Following his post on October leaves, this week Stephen approaches autumn from a more oblique angle…
Autumn is not autumn without a visit to Wallace Stevens. I do not know exactly what the following poem “means.” Perhaps it has something to do with autumn being both an end and a beginning, and having at its heart both an emptiness and a fullness. Whoa! That’s way too high-falutin’. Let’s just say that it sounds lovely.
And consider this: the poem is three poems in one. The first poem consists of the first line of each stanza; the second poem consists of the second and third lines of each stanza; the third poem consists of all three lines of each stanza. Think of it as something like a round in music: “Row, Row, Row Your Boat” or “Frère Jacques.”
Then again, it may simply be about the walks that Stevens often took around Elizabeth Park in Hartford, Connecticut (where he worked for nearly 40 years as a lawyer-executive for an insurance company). The park has a duck pond.
The Hermitage at the Center
The leaves on the macadam make a noise –
How soft the grass on which the desired
Reclines in the temperature of heaven –
Like tales that were told the day before yesterday –
Sleek in a natural nakedness,
She attends the tintinnabula –
And the wind sways like a great thing tottering –
Of birds called up by more than the sun,
Birds of more wit, that substitute –
Which suddenly is all dissolved and gone –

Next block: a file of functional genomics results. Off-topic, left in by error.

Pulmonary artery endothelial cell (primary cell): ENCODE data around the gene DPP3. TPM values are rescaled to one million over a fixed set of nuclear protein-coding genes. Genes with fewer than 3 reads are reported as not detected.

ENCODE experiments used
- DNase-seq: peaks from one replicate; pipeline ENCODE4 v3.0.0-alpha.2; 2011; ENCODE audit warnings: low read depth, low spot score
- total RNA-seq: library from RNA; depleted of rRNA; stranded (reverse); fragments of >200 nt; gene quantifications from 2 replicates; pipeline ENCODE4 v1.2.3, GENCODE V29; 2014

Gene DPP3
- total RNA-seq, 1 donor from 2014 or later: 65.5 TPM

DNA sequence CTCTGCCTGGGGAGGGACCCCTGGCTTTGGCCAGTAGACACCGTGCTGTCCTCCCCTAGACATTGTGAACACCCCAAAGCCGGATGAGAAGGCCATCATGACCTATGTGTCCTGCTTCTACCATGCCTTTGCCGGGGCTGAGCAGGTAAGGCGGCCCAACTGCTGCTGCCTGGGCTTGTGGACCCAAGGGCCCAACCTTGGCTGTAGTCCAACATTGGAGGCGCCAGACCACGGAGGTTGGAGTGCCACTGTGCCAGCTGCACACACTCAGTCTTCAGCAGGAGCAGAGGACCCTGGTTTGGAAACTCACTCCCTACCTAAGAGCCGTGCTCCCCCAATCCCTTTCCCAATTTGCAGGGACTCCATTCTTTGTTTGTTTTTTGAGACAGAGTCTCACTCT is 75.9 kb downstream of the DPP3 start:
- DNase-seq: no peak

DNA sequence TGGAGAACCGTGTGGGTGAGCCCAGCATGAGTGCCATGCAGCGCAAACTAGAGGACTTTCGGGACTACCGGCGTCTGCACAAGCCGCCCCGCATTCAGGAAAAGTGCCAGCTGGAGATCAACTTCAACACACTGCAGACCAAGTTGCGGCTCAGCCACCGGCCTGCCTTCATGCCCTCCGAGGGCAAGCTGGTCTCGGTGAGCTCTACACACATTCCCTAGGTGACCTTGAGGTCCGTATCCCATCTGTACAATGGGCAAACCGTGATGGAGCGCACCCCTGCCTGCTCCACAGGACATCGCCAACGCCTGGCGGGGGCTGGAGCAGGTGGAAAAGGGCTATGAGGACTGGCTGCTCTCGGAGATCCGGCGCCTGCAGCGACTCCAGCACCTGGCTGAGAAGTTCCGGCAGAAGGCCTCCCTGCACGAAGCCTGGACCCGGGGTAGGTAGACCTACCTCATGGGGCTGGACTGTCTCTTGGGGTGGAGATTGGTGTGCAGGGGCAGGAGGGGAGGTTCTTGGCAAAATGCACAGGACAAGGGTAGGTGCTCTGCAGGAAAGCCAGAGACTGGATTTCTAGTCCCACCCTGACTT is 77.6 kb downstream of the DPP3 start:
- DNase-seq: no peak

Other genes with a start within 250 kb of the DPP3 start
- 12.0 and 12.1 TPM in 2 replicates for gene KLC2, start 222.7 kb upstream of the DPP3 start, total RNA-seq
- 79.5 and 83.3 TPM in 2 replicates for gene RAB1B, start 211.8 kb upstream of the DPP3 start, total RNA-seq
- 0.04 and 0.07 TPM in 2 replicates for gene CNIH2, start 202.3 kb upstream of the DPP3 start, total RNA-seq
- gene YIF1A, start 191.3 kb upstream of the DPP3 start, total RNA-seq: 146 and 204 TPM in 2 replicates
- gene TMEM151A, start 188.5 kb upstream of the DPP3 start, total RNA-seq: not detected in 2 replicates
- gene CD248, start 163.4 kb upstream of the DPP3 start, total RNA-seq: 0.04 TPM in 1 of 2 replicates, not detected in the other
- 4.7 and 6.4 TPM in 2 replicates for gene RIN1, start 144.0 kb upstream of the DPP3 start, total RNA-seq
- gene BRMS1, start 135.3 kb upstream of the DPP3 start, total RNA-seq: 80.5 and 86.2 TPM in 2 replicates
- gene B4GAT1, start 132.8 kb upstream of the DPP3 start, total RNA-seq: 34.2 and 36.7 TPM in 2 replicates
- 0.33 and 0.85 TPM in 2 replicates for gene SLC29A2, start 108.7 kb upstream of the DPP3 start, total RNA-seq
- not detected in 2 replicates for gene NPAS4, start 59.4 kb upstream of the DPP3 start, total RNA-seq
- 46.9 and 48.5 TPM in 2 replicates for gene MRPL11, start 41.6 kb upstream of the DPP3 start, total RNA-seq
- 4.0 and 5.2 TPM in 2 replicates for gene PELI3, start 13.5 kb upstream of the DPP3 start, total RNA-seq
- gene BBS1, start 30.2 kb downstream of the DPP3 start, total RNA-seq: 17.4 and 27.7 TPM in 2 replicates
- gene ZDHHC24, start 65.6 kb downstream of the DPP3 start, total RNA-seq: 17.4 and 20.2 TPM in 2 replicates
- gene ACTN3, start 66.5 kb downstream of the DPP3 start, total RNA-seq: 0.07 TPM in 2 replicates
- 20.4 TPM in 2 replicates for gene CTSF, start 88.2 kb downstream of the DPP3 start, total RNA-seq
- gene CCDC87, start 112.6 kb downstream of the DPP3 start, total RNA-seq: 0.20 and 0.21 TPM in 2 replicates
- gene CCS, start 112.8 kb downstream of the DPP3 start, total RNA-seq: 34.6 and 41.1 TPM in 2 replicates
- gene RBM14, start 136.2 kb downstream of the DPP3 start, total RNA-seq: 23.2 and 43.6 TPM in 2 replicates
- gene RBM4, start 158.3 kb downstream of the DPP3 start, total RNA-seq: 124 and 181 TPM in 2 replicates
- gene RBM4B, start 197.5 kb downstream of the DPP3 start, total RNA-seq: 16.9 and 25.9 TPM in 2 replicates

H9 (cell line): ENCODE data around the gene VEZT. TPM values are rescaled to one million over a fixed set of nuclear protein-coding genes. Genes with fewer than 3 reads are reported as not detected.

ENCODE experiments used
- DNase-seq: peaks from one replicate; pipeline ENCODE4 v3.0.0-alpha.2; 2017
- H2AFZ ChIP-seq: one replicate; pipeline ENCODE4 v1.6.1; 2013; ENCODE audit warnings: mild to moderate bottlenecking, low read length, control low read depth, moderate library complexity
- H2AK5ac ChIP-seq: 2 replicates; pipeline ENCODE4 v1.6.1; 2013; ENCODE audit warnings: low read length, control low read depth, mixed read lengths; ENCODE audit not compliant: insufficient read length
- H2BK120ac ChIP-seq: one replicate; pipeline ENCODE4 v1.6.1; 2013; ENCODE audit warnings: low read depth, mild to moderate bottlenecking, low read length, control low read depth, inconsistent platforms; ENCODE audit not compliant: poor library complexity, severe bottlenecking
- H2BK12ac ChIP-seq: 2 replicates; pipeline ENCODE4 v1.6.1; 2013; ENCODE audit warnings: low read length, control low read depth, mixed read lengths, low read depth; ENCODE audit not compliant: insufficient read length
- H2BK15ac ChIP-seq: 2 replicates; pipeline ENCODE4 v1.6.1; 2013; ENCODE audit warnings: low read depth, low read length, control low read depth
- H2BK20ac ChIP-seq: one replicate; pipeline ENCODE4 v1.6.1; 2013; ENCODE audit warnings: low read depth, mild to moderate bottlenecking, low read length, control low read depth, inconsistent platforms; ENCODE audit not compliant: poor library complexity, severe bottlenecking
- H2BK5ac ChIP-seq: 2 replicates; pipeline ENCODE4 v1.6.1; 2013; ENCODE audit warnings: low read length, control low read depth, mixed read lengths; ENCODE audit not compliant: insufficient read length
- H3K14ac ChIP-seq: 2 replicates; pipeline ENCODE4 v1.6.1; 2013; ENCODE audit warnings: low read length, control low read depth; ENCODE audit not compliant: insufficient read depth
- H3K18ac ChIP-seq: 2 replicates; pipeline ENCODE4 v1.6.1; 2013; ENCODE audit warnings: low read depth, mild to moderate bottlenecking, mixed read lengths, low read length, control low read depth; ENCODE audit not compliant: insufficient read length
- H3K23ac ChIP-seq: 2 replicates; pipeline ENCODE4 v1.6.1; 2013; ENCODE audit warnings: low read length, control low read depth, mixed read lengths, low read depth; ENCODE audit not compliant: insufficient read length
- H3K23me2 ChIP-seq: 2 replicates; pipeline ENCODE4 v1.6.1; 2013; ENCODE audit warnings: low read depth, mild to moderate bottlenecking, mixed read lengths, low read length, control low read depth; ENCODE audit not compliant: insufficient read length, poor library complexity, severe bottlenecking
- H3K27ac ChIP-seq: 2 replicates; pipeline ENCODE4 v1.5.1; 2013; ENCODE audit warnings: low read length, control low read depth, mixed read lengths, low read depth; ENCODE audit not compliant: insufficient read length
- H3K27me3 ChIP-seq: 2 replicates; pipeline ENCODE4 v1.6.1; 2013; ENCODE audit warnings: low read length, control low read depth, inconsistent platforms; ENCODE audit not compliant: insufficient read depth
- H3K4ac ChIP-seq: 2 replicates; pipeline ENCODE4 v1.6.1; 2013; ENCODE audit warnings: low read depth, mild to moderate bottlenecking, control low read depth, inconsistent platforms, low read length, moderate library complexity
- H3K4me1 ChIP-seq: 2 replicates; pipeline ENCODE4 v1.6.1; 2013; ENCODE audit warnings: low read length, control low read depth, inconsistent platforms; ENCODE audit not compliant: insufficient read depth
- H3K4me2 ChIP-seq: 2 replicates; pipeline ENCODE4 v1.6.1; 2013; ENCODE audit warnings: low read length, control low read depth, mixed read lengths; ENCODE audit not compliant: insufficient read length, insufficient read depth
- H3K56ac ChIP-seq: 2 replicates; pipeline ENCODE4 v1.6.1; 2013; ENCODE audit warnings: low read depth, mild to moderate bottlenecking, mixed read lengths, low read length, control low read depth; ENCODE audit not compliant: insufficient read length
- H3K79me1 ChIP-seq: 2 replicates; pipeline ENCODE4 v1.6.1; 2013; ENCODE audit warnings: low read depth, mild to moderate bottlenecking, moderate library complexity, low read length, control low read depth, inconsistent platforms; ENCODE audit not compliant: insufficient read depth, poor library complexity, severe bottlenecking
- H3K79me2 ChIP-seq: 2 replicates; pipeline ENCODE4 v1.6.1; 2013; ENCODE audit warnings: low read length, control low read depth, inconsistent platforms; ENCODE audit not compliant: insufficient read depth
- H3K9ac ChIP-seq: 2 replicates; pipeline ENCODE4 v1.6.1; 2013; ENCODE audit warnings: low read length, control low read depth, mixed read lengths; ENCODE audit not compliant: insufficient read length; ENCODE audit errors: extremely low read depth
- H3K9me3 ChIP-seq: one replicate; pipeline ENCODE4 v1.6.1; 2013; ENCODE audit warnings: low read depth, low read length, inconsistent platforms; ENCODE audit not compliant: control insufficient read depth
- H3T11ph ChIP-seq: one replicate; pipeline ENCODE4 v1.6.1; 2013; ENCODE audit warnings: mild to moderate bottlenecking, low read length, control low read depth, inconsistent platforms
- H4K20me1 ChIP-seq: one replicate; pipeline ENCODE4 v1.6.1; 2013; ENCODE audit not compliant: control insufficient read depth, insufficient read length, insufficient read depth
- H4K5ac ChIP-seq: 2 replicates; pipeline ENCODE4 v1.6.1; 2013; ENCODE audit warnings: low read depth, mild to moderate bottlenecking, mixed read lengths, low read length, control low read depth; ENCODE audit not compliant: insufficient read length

Their intelligible twittering
For unintelligible thought.
And yet this end and this beginning are one,
And one last look at the ducks is a look
At lucent children round her in a ring.
A comment on “one last look at the ducks” (line 14): a “last look” because the ducks are about to fly south for the winter, yes; but it should also be noted that Stevens wrote the poem when he was in his mid-seventies, within the last year or so of his life.
The following poem by Stevens is not explicitly about autumn. However, something about the season — the clear and slanting light, perhaps — always brings it to mind. The poem is, I think, one of Stevens’s finest. He wrote it late in his life — a time when he tended to pare back a bit the preciousness and abstraction of his earlier work and to speak more directly.
The River of Rivers in Connecticut
There is a great river this side of Stygia,
Before one comes to the first black cataracts
And trees that lack the intellligence of trees.
In that river, far this side of Stygia,
The mere flowing of the water is a gayety,
Flashing and flashing in the sun. On its banks,
No shadow walks. The river is fateful,
Like the last one. But there is no ferryman.
He could not bend against its propelling force.
It is not to be seen beneath the appearances
That tell of it. The steeple at Farmington
Stands glistening and Haddam shines and sways.
It is the third commonness with light and air,
A curriculum, a vigor, a local abstraction . . .
Call it, once more, a river, an unnamed flowing,
Space-filled, reflecting the seasons, the folk-lore
Of each of the senses; call it, again and again,
The river that flows nowhere, like a sea.
Both poems by Wallace Stevens, from The Rock (1954), in Collected Poetry and Prose (The Library of America 1997).